If there is one item I sort of regret not having brought along, it is a pair of Crocs. Mike uses them for his camp shoes, and every time I see him milling about, I let my eyes linger with a twinge of longing. On the Crocs that is – just to be clear. I have a perfectly fine pair sitting at home in my closet, pink and fur-lined, and it’s especially this second feature that makes me miss them that much more. My nightly trips to Tee-Tee would be so much more enjoyable if they were made on feet wrapped in such luxury. And being Crocs, which practically weigh nothing, they would not have added anything substantial to my duffel bag allowance. It’s not that my boots are terrible to wear in camp. They are comfortable and everything. It’s just that I didn’t exactly foresee that I would have to meticulously tie them every time and tuck away the laces, all in the dark, just to make absolutely sure a stray trailing lace does not – how shall I put it? – pick up any unwanted matter.
Every morning the same routine is repeated, in the reverse order. Rolling up the self-inflating mat, and stuffing the sleeping bag back into where it belongs, is a bit more cumbersome than simply letting everything billow out of its confinement. What’s more, I get to do all this twice in a row, as somehow Max has managed to pretend – it’s a trait the men in our family have mastered to perfection – that he absolutely, positively cannot accomplish such a difficult task. At least he’s not sitting there playing Angry Birds on his iPhone while I labor away. He is also not spending long stretches in the privacy of the toilet, considering there is no privacy to be had there whatsoever (“Anybody in there?” is usually the call that interrupts any reverie you might have inadvertently fallen into), nor is he taking interminable showers. We are spending more time with each other than we have since he still clung to my legs as a three-year-old, although it’s not like we’re having long meaningful conversations. Our talks are more to the tune of “Time to get up!” and “Do you have any more wet wipes?” and “You should’ve packed more Bar-Ones!” Still, I wouldn’t miss this for the world. Simply spending time like this together with your 16-year-old son is a rare treat.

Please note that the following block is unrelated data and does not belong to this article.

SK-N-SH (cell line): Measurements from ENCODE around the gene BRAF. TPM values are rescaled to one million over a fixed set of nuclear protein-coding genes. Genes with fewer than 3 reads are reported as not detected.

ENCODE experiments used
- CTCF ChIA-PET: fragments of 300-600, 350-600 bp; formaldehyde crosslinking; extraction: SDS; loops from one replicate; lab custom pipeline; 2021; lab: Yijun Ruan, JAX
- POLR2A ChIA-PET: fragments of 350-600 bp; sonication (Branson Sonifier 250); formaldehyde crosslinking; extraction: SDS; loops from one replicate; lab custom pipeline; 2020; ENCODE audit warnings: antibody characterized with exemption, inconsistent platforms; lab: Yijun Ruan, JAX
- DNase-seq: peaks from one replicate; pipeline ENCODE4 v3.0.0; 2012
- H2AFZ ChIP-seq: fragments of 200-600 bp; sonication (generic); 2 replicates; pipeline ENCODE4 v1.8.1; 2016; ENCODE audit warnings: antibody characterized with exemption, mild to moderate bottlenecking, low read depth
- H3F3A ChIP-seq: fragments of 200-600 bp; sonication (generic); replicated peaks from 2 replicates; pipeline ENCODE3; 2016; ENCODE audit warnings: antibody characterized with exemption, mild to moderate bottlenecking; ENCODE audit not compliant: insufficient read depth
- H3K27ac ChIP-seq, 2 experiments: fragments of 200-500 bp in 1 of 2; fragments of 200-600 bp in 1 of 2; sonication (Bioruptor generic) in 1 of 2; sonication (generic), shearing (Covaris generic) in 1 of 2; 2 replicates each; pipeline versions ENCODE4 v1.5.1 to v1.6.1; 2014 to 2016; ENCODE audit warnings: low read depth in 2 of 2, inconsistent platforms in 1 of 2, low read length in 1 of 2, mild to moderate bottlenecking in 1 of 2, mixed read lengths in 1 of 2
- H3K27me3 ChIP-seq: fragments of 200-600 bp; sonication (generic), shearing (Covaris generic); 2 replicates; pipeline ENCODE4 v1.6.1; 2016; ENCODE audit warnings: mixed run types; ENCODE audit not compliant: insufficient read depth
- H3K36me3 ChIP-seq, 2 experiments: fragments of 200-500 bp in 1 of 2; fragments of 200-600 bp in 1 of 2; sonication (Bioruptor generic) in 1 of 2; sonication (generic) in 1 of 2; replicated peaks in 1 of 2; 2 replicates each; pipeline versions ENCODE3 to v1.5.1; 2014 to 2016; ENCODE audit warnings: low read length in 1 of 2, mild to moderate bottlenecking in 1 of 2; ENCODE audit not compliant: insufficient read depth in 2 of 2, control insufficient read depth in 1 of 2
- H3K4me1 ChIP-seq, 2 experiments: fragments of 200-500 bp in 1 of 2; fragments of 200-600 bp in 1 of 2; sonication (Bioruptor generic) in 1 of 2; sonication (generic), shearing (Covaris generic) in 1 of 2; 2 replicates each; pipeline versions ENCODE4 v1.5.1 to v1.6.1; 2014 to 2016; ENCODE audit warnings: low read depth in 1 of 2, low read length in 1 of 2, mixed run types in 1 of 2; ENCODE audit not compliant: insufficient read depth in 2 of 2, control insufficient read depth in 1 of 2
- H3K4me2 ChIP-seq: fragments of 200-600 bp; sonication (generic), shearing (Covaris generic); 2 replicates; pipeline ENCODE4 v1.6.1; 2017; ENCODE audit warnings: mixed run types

Having finished our evening routine early, we sit with our backs against the slope in the late afternoon sun, taking in the view. It is the most spectacular yet, and we’ve already enjoyed great views. Far in the distance toward the southwest we can see Mount Meru (4,565 meters) poking through the thick bank of clouds below. For the first time this week, it seems as if we’re actually looking down on it, as indeed we are from our vantage point at 4,600 meters. The summit of Kilimanjaro is right behind us, to the north, obscured by the steep slope rising straight into the sky right at the edge of camp. We can see rugged Mawenzi on our left side, to the east, looking dark and foreboding. Its name means “broken top,” a fitting description. Its serrated ridges almost look like a scene from an animated movie, like the mountain hideaway of some evil witch and her cohort of flying apes.